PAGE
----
A crime in Washington can either be a misdemeanor or felony. Traffic offenses like speeding or stop sign violations are called “infractions” and are not considered criminal offenses. Misdemeanors are either simple or gross. The maximum penalty for a simple misdemeanor is 90 days in jail and a $1,000 fine and the maximum penalty for a gross misdemeanor is one year in jail and a $5,000 fine. Felonies are classified as Class A, Class B and Class C. Class C felonies are the lesser. A felony penalty depends on the type of crime, with the maximum sentence for a Class A felony is life imprisonment. Felonies in Washington carry much broader effects on your rights. With a felony conviction you will lose your right to vote, to own or possess a firearm, to be on a jury, and to hold public office. On top of that, you will likely be excluded from many job opportunities on this basis alone.

Trial in criminal cases can be very complicated and take a lot of preparation time. Criminal trials are normally, though not always, done in front of a jury. In a criminal trial, the burden is on the state to present its case beyond a reasonable doubt. This means that you as the defendant do not have to present your case, and you don’t have to testify if you choose not to. Of course, you are free to present a defense and free to testify if you choose. What is the best approach to a criminal trial is something you must consult with your attorney. Ultimately, how you wish to proceed is your choice. After the state and you have rested your case, it will be up to the jury to decide your guilt or innocence.

No attorney can give you a definite answer on how long your case will take. Many factors go into how long the case will take: the severity of the charge, the facts involved in the case, the court’s stance on your type of offense, and even your eagerness to get the case resolved. While individuals often prefer to be done with the court process as soon as possible, there is often value in prolonging the process to explore legal issues and negotiate a better resolution. So, the length of time will depend.

After your arrest and criminal charge, you will have a first appearance. This is a hearing where you are informed of the charges filed against you, and given a written copy of the charging document. The judge will advise you regarding the charges against you and discuss any pre-trial release conditions. Depending on the charge, if you have hired a lawyer your arrangement may be waived. If you are not represented by a lawyer at the arraignment, you want to make sure you plead “not guilty”. After the arraignment, the next appearance is usually a pre-trial conference. These hearings allow the parties to discuss the case and determine if a resolution can be reached regarding the charges. If no resolution can be reached during pre-trial hearings, your case will proceed towards trial.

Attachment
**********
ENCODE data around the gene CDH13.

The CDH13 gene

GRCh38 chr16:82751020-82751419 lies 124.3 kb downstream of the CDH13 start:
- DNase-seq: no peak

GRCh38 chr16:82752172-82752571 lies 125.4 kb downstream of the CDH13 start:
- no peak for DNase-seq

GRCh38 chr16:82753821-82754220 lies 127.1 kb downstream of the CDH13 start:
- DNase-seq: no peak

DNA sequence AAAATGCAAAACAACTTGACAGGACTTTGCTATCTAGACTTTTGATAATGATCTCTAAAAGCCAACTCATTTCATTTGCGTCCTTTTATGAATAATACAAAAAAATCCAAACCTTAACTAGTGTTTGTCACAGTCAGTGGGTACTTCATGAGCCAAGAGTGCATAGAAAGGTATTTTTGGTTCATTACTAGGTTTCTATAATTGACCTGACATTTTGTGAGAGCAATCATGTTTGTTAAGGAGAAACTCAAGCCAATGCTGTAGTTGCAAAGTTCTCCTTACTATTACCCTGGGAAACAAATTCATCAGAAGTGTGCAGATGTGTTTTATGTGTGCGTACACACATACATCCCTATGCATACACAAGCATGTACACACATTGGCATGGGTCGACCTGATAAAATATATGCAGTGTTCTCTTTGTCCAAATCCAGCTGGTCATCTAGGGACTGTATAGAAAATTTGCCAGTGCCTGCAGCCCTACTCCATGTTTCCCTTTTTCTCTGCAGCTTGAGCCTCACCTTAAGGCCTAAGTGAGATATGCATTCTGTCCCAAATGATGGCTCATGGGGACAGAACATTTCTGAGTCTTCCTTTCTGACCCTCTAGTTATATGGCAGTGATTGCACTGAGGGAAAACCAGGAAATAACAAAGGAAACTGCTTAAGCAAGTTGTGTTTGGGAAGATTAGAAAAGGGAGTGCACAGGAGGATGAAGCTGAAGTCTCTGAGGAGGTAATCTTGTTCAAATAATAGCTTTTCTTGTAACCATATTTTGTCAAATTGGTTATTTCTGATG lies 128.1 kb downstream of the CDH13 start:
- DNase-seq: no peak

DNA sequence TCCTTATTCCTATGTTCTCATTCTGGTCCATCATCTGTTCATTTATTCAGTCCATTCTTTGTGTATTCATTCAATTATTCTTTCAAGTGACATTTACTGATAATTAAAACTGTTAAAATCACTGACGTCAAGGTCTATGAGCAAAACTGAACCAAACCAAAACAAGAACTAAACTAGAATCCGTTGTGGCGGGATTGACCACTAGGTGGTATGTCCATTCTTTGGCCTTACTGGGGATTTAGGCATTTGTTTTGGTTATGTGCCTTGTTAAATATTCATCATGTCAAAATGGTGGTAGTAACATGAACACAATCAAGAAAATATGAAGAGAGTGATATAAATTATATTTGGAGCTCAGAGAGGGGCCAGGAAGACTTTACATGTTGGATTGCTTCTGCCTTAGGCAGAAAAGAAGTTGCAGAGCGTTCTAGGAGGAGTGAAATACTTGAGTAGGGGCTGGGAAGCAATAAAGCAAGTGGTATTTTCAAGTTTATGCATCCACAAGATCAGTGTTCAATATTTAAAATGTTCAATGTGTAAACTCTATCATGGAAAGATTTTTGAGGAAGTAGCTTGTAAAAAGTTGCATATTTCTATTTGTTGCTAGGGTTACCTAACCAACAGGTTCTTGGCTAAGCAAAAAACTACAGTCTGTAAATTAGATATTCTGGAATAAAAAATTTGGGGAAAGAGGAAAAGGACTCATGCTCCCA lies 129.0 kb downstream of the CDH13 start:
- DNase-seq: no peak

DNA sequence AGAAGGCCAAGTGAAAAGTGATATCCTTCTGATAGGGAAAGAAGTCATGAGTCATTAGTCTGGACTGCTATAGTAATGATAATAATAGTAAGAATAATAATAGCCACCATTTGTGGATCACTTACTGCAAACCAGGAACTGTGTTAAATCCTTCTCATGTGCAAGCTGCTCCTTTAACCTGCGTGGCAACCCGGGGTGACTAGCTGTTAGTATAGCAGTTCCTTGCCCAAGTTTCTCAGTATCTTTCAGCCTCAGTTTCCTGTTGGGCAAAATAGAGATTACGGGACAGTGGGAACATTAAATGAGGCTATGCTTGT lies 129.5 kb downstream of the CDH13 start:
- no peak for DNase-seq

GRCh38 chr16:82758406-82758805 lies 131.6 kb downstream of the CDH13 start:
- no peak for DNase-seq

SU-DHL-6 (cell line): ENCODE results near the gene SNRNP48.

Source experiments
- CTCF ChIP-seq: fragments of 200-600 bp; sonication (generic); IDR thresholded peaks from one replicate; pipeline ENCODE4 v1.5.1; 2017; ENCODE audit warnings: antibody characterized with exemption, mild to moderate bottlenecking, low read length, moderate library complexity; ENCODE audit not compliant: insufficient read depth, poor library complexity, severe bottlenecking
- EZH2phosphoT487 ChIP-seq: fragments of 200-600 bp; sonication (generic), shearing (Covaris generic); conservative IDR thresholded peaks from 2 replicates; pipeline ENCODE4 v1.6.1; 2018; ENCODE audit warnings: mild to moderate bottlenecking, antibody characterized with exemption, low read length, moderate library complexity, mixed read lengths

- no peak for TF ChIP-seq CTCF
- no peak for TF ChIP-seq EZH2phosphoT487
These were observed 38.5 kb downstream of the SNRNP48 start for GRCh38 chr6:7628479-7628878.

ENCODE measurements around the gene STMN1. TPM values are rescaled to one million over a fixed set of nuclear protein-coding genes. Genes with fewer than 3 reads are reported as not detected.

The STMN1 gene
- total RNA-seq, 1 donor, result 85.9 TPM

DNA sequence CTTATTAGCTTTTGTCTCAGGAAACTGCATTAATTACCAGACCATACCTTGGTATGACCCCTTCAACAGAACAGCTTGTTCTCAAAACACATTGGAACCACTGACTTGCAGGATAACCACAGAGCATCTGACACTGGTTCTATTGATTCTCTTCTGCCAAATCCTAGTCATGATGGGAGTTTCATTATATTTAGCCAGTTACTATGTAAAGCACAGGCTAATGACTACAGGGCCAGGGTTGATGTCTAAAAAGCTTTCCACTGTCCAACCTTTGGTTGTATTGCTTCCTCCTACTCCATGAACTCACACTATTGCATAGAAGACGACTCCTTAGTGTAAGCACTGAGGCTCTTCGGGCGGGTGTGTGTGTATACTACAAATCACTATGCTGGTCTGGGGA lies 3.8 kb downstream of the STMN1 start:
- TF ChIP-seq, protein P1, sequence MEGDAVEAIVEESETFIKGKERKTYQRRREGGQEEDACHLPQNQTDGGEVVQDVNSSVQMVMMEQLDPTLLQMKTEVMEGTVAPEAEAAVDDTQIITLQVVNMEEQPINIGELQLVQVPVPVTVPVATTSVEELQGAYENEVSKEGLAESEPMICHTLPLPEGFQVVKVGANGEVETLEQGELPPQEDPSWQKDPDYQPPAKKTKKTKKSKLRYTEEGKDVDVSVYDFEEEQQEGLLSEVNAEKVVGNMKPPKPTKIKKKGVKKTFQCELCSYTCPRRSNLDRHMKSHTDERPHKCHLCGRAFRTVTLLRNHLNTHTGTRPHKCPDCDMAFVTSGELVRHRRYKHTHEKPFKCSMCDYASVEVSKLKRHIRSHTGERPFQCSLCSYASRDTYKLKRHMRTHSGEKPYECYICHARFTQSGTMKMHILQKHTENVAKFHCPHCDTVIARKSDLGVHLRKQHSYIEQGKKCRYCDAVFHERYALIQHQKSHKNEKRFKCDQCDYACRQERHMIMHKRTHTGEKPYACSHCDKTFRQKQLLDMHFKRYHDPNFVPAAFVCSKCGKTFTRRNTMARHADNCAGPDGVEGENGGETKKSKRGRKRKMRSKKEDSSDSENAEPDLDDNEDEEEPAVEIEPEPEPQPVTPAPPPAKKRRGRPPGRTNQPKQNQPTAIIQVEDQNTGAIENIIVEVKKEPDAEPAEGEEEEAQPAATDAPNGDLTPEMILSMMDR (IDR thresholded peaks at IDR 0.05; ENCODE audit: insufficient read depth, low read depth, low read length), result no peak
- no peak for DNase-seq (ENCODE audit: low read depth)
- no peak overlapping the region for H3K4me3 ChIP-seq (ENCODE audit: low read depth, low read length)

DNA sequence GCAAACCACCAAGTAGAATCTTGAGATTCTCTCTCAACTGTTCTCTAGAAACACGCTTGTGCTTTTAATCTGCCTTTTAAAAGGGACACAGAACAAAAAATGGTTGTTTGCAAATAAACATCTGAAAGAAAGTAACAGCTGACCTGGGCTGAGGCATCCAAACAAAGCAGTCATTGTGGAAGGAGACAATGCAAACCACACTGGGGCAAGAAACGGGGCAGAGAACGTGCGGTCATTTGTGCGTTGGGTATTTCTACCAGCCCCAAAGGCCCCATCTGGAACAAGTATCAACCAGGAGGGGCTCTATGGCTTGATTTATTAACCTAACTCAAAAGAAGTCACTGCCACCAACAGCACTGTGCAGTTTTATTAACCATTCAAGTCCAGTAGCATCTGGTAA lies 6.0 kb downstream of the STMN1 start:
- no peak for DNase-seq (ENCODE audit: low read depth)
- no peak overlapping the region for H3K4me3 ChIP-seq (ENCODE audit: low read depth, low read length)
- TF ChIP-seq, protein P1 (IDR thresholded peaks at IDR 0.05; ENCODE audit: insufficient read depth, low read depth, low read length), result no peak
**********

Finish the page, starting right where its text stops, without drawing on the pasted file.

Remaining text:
Normally the paperwork on your criminal citation will state a court date and time. If you haven’t been given a court date, that means you will likely need to schedule your court date with the clerk. If there are questions about whether you have been formally charged or will have a court date, a lawyer will be able to assist you.

If you are arrested, you should be cooperative and not resist. The last thing you need is a resisting arrest charge. You also want to make sure that you do not provide an officer with more evidence against you. You have a right to remain silent, and you should use that right. Next, as soon as you have the opportunity to make a phone call, request a call to your lawyer. If you don’t have an attorney, ask the police officer to let you speak to a public defender (they are usually on duty at all hours). If you are booked into jail, either someone will need to pay cash for your bail, or you need to make arrangements to get bailed out by calling a bail bondsman. Normally a bondsman will charge you a non-refundable 10% fee of the bail amount.

Generally, an officer needs a warrant to conduct a search of you or your property. There are many exceptions to this requirement, one of which is consent from you to do so. If an officer is requesting your consent to search, that means he or she may very well not have another legal exception to search. The only reason an officer will ask to search your house, your car, or even you, is to look for evidence to use against you. You don’t need to make the officer’s job any easier, and are certainly justified in withholding consent for the search. You have the right to be free from unreasonable search and seizure and should exercise that right. If an officer has probable cause to search you, there is nothing you can do to prevent the search. If the officer doesn’t have probable cause, you don’t need to make his or her job any easier.